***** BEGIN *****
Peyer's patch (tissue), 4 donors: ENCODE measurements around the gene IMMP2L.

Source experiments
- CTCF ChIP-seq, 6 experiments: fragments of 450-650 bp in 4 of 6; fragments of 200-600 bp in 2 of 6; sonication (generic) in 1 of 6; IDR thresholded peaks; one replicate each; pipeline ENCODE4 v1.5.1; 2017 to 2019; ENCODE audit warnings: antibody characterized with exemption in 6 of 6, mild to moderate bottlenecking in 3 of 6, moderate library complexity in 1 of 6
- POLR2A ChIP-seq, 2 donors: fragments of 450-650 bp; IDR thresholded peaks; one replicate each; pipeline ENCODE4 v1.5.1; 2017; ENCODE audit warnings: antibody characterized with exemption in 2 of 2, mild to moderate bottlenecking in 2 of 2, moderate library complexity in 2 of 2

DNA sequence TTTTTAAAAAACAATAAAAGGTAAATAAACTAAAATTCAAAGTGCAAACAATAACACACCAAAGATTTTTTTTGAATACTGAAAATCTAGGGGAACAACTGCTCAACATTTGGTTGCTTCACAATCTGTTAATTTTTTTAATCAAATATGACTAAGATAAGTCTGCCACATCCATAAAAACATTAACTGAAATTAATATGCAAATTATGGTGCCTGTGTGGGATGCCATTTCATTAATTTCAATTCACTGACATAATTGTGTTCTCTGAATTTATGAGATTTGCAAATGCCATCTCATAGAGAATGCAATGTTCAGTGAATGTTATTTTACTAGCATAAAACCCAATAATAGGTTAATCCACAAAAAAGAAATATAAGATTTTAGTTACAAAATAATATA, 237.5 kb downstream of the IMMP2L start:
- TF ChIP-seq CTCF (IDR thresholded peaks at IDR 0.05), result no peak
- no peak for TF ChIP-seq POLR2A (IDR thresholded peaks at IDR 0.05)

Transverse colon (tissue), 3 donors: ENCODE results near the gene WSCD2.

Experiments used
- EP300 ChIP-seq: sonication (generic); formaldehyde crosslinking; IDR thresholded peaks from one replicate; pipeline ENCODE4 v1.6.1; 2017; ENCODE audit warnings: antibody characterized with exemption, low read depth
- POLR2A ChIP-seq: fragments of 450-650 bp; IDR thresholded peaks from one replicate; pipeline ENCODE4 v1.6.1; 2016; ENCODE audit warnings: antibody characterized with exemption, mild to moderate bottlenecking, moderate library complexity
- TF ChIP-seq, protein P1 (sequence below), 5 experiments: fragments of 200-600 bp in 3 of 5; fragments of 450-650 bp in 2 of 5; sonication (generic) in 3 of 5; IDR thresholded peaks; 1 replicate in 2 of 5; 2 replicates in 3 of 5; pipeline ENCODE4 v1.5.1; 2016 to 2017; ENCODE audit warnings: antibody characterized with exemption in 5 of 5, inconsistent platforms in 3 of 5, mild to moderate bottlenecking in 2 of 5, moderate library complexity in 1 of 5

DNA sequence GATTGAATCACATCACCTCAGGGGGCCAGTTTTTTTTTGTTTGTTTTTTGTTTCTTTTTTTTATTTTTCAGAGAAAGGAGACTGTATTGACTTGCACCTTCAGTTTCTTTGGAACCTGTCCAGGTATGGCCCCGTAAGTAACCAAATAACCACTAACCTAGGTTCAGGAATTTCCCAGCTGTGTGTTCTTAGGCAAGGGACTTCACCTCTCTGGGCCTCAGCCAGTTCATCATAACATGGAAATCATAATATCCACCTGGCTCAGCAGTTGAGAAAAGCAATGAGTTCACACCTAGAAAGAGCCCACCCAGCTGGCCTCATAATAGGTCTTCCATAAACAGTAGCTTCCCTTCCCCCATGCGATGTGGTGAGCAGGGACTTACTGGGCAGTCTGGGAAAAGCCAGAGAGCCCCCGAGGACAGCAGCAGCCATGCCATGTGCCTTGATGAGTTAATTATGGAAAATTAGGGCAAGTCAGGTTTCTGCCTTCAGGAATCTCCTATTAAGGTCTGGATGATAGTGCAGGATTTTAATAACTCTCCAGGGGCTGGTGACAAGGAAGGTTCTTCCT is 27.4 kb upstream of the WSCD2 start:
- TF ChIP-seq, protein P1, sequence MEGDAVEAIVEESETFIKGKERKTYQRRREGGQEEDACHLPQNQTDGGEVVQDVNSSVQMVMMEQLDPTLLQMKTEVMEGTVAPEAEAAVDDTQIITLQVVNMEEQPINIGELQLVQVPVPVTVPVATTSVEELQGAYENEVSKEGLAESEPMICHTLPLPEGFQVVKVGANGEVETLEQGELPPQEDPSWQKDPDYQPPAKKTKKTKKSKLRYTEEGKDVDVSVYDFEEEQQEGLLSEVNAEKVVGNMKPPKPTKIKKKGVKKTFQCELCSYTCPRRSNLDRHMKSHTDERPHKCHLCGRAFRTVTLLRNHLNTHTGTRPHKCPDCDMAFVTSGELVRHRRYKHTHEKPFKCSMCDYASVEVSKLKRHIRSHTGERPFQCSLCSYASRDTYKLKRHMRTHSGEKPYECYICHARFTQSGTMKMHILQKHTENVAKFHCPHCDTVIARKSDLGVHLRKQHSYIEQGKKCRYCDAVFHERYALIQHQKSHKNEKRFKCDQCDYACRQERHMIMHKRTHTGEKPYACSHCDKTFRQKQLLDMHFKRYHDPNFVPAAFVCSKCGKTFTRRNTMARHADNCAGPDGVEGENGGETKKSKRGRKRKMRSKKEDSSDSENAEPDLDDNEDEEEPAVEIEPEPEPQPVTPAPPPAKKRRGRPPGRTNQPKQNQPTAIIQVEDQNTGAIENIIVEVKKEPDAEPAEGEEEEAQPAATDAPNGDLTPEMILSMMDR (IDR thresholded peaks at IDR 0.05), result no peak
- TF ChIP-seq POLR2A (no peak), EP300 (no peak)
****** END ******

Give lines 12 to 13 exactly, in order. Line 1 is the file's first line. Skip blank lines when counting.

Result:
- TF ChIP-seq, protein P1 (sequence below), 5 experiments: fragments of 200-600 bp in 3 of 5; fragments of 450-650 bp in 2 of 5; sonication (generic) in 3 of 5; IDR thresholded peaks; 1 replicate in 2 of 5; 2 replicates in 3 of 5; pipeline ENCODE4 v1.5.1; 2016 to 2017; ENCODE audit warnings: antibody characterized with exemption in 5 of 5, inconsistent platforms in 3 of 5, mild to moderate bottlenecking in 2 of 5, moderate library complexity in 1 of 5

DNA sequence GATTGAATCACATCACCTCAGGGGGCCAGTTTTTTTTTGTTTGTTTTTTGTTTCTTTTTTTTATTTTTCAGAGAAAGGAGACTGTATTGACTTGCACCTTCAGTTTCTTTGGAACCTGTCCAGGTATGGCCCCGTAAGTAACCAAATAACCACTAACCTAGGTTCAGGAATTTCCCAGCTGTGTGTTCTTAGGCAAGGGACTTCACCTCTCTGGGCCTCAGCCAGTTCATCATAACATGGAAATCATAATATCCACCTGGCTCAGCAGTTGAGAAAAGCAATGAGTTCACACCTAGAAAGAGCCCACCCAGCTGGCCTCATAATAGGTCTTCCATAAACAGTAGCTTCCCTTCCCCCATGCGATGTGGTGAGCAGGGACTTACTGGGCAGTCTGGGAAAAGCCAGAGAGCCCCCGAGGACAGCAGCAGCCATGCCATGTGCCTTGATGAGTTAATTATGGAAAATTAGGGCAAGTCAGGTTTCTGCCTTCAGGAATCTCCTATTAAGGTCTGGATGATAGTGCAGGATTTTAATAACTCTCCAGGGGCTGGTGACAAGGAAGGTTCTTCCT is 27.4 kb upstream of the WSCD2 start: